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3 risks when turning blue-collar skills into a small business

On Behalf of | Jun 3, 2024 | Business-Employment

Discussions of entrepreneurship often center those who have experience running businesses, like executives and managers. However, there’s another group of individuals who may also potentially benefit from starting their own businesses.

Blue-collar professionals who have no practical experience with the hands-on requirements of business operations are among some of the most successful entrepreneurs who branch out and start their own companies every year. Someone who has years of experience working with HVAC systems or installing bathroom tile could significantly increase their income by starting their own business instead of continuing to work as an employee for someone else company.

Many blue-collar professionals turn away from entrepreneurship because they fear financial losses and legal liability. The following are some of the risks for those aspiring to become their own bosses after working in a blue-collar profession. They don’t necessarily need to deter anyone’s dreams, but they should be carefully considered.

The complications of paperwork

Someone with limited or no experience running a professional office the frequently complex paperwork required to start a successful business. Entrepreneurs need to develop business plans that they can show to investors and financial institutions. They need to keep records of company operations and to negotiate contracts with workers. Blue-collar workers often need assistance getting the right documents together. Proper contracts, business plans and other paperwork make operating their business a possibility.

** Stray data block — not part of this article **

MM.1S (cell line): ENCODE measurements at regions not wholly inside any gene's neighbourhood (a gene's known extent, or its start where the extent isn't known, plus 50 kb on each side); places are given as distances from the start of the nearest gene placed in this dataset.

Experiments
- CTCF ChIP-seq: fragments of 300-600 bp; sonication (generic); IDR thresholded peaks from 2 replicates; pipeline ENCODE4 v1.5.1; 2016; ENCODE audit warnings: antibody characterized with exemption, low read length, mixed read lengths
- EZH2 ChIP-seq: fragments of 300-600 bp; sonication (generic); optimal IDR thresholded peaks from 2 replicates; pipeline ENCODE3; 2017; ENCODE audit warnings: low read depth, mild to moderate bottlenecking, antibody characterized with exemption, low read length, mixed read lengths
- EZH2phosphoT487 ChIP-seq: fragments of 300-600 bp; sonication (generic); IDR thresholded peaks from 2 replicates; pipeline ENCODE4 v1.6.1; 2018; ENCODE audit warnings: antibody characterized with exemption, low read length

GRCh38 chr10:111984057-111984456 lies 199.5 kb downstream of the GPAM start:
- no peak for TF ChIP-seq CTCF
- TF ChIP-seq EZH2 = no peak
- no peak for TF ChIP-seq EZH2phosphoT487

The financial exposure involved

Starting a new business means making a financial investment. It also means accepting a degree of financial liability. Business owners may need several kinds of insurance and a source of outside financing. They may also need to look at when they could be vulnerable if there are financial claims against the business. From insurance to taxes, there are many financial issues that entrepreneurs may need to address early in their days of business ownership.

The need for legal compliance

Numerous professionals ranging from crane operators to architects need to maintain a professional license issued by the state. Professionals who intend to hire workers in addition to relying on their own professional capabilities have to worry about complying with all employment laws. There may also be workplace safety regulations that they need to learn now that they aspire to be the boss rather than just a worker on a job site. An attorney familiar with the challenges of running a small blue-collar business could help someone identify the regulations that may apply to their budding organization.

Blue-collar professionals who get the right assistance when starting a business can focus on what they do best. Entrepreneurs who start out with the right systems and protections in place have the best chance of running a successful small business in the long-term.